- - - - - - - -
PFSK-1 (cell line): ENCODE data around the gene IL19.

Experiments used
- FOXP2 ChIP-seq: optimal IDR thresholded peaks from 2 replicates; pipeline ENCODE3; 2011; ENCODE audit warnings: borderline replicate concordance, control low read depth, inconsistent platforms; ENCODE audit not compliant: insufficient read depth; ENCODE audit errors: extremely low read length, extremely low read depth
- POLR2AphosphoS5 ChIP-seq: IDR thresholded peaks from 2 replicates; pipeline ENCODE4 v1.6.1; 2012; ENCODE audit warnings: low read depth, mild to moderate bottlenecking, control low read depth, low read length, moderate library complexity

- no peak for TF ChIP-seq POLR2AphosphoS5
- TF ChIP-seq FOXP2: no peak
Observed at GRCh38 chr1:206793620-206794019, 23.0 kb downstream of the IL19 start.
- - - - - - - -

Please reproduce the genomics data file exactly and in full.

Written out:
PFSK-1 (cell line): ENCODE data around the gene IL19.

Experiments used
- FOXP2 ChIP-seq: optimal IDR thresholded peaks from 2 replicates; pipeline ENCODE3; 2011; ENCODE audit warnings: borderline replicate concordance, control low read depth, inconsistent platforms; ENCODE audit not compliant: insufficient read depth; ENCODE audit errors: extremely low read length, extremely low read depth
- POLR2AphosphoS5 ChIP-seq: IDR thresholded peaks from 2 replicates; pipeline ENCODE4 v1.6.1; 2012; ENCODE audit warnings: low read depth, mild to moderate bottlenecking, control low read depth, low read length, moderate library complexity

- no peak for TF ChIP-seq POLR2AphosphoS5
- TF ChIP-seq FOXP2: no peak
Observed at GRCh38 chr1:206793620-206794019, 23.0 kb downstream of the IL19 start.